You will pick these items off as you go, but getting to the end result will need a couple of helper classes, so those will be covered first.

Task Details


Connected to the act of a task running is the fact that there are multiple outcomes you want to keep track of: did it finish? was there a problem? what was the output? (and so forth). The task might require input data before starting, and likely has some data object of its own to represent its final state (and you will want to access this data object at a later point). If an exception is thrown, you likewise want to be able to access this exception at a later point.

The TaskInfo class I am showing here provides a completely generic way of keeping track of these details. This class does NOT include a Runnable implementation (that comes later) but instead provides you what you need to keep track of anything that goes into or comes out of a Runnable implementation.

public class TaskInfo<T> {

   private T taskData;
   private Exception exception;
   private State state;

   public static enum State {

   public TaskInfo(T taskData) {
      this.taskData = taskData;

   public T getTaskData() {
      return taskData;

   // more public getters and setters for
   // 'exception' and 'state' go here.
   // They are updated as the task runs.

Note this implementation uses generics, so this code will require at least Java 1.5 to run. (If you need to run on 1.4 or older, remove the generics code bits and make the "taskData" instance variable of type Object, and be careful of the effects of casting the Object where used later.) The use of generics, as opposed to a vanilla Object type, will add type-safety later when you extract the "taskData" object. By using an approach such as this, the TaskInfo can be given any sort of object to keep track of its details. (Although you will see a StringBuffer used, below, to collect a messages, you could provide your own custom type.)

The idea for this class is that, for any given task, a TaskInfo is created and given to the task. As the task executes, it will update its TaskInfo appropriately, mainly by keeping the "state" and "taskData" variables updated, and by setting the value of the exception variable, should one arise.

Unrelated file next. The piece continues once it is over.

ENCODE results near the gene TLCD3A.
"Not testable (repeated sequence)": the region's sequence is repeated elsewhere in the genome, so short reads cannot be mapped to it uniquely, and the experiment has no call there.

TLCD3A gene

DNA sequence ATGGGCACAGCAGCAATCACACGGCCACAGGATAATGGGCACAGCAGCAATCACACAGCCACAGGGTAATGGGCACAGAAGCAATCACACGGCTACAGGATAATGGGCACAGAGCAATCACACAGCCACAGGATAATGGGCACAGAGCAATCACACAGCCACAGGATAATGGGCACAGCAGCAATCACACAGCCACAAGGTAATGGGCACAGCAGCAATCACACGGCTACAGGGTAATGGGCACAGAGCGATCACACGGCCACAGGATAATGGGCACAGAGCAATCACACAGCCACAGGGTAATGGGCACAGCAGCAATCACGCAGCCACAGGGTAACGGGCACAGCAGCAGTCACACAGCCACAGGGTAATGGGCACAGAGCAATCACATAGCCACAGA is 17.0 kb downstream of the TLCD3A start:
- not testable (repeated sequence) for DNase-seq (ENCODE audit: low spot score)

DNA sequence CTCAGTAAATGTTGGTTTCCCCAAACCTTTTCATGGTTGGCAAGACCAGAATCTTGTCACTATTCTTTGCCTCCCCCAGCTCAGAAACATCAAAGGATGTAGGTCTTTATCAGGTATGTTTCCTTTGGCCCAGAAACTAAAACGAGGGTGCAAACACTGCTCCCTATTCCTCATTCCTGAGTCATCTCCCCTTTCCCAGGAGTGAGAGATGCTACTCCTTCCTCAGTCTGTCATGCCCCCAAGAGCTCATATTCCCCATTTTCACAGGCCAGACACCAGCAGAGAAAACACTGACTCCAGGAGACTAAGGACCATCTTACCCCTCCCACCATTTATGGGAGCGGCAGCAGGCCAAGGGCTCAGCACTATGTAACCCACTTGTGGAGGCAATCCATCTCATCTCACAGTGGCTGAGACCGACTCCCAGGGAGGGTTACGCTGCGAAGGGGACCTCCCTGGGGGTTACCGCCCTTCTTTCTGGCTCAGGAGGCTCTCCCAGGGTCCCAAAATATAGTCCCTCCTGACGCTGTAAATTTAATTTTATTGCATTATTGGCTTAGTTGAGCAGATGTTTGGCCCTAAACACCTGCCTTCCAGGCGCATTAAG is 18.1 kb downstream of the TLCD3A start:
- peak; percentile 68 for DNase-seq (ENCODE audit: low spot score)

When the task completes, you will see that control passes back through the app controller, where code responsible for updating the display will determine exactly what to display based on the final state of the TaskInfo object.


Being a article demo, this class doesn't do anything too exciting: it fills a StringBuffer object with the value "Hello, World!". However, to simulate the effects of a "long running task" (and to give it enough time to be properly cancelled) it first sleeps for several seconds. Also, to simulate something going wrong every once in a while, it will randomly throw an Exception saying "Something awful happened." (And, of course, if the task is interrupted by the user, an "Operation cancelled" message is shown.)

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Operation Succeeded

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Operation Failed

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Operation Cancelled

Keep in mind that, as the task goes about its normal functions, it will need to keep its TaskInfo object (passed in via the constructor) updated:

import java.util.Random;

public class BufferFillerTask implements Runnable {

   private TaskInfo<StringBuffer> info;

   public BufferFillerTask(TaskInfo<StringBuffer> info) { = info;
   public void run() {
      try {

         if (new Random().nextInt(3)==0) {
            throw new Exception("Something awful happened!");

         info.getTaskData().append("Hello, World!");
      catch (InterruptedException e) {
      catch (Exception e) {
MVC design note: The task does not deal with the display of its result. Rather, it deals only with obtaining the result.

The AppController

Following the same usage pattern as in the preceding article where I introduced the AppController concept, the UI panel or frame that instantiates the command button will also send a reference to the button to the AppController (so that the AppController can invoke its setEnabled method). It also will register an anonymous ActionListener to call a method in the AppController to get the task started up.

The new part here involves the details of starting the task and dealing with the completion of the task. I keep these two parts in separate methods for a couple of reasons: First, it allows the task completion method to be reused by multiple related tasks, and second, it allows the task completion method to be tested and debugged independently:

public void handleBeginTaskAction() {